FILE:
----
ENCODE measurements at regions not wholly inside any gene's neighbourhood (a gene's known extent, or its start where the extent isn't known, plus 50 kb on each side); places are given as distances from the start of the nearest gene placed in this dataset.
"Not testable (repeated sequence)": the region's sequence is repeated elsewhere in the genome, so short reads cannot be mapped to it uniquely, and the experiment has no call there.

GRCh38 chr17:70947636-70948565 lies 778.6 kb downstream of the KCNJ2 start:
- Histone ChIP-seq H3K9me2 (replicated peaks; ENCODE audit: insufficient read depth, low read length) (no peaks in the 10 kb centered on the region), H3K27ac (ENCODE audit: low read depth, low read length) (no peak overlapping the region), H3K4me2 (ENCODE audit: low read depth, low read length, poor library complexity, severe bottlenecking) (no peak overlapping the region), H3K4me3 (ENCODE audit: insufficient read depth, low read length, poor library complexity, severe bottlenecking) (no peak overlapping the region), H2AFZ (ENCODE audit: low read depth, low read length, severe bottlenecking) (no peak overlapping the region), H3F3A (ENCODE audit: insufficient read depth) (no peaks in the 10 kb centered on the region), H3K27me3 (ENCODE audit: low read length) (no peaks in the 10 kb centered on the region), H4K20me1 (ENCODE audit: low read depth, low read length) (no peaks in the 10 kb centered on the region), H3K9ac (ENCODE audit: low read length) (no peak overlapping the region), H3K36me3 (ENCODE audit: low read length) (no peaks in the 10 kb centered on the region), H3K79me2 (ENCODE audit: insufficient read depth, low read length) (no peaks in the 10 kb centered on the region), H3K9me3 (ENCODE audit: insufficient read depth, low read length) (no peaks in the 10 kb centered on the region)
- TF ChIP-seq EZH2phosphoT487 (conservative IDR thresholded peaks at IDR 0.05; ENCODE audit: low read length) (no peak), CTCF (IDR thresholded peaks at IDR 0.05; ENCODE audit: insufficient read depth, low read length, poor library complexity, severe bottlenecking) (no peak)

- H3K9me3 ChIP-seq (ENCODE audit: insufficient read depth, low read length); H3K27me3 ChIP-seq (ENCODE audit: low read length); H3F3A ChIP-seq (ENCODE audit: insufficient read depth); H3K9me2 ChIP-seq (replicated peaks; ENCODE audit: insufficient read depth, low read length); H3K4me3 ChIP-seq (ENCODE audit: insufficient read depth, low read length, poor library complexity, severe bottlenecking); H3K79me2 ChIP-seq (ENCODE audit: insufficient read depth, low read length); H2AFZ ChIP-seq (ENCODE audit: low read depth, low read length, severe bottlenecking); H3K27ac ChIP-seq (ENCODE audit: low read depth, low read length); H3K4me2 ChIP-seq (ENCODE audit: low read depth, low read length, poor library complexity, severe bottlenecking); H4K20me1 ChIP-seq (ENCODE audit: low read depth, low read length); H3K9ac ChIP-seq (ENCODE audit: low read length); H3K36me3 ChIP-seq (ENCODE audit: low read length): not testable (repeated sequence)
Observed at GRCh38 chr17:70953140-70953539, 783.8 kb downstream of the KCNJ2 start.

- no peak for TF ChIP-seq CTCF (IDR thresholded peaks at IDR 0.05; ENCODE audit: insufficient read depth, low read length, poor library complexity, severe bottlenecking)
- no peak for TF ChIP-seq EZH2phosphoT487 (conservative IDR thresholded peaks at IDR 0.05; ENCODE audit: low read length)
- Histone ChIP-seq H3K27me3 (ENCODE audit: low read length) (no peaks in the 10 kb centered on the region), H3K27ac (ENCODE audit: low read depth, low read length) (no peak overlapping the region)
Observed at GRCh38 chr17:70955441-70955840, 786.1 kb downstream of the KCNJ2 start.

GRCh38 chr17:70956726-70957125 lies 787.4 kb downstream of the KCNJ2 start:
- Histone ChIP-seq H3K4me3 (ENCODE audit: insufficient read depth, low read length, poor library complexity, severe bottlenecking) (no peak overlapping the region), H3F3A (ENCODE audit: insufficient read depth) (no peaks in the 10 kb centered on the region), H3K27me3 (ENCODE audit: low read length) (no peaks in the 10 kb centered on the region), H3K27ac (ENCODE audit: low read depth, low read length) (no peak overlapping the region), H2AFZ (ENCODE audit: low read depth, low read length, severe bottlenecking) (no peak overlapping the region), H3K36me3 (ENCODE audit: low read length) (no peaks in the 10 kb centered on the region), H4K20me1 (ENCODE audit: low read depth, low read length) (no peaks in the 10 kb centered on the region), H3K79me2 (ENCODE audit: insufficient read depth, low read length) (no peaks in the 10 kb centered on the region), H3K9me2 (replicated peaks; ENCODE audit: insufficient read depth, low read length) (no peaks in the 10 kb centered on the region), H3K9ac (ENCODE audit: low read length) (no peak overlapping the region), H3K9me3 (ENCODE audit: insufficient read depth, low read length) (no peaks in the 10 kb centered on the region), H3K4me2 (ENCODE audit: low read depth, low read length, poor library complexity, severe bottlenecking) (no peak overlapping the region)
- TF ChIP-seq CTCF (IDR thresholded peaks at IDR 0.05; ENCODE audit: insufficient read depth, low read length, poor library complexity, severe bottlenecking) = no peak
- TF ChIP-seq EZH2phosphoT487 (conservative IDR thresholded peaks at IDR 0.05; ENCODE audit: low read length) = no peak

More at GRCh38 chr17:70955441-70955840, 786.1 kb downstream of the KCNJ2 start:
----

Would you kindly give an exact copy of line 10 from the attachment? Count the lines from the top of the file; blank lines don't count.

- Histone ChIP-seq H3K27me3 (ENCODE audit: low read length) (no peaks in the 10 kb centered on the region), H3K27ac (ENCODE audit: low read depth, low read length) (no peak overlapping the region)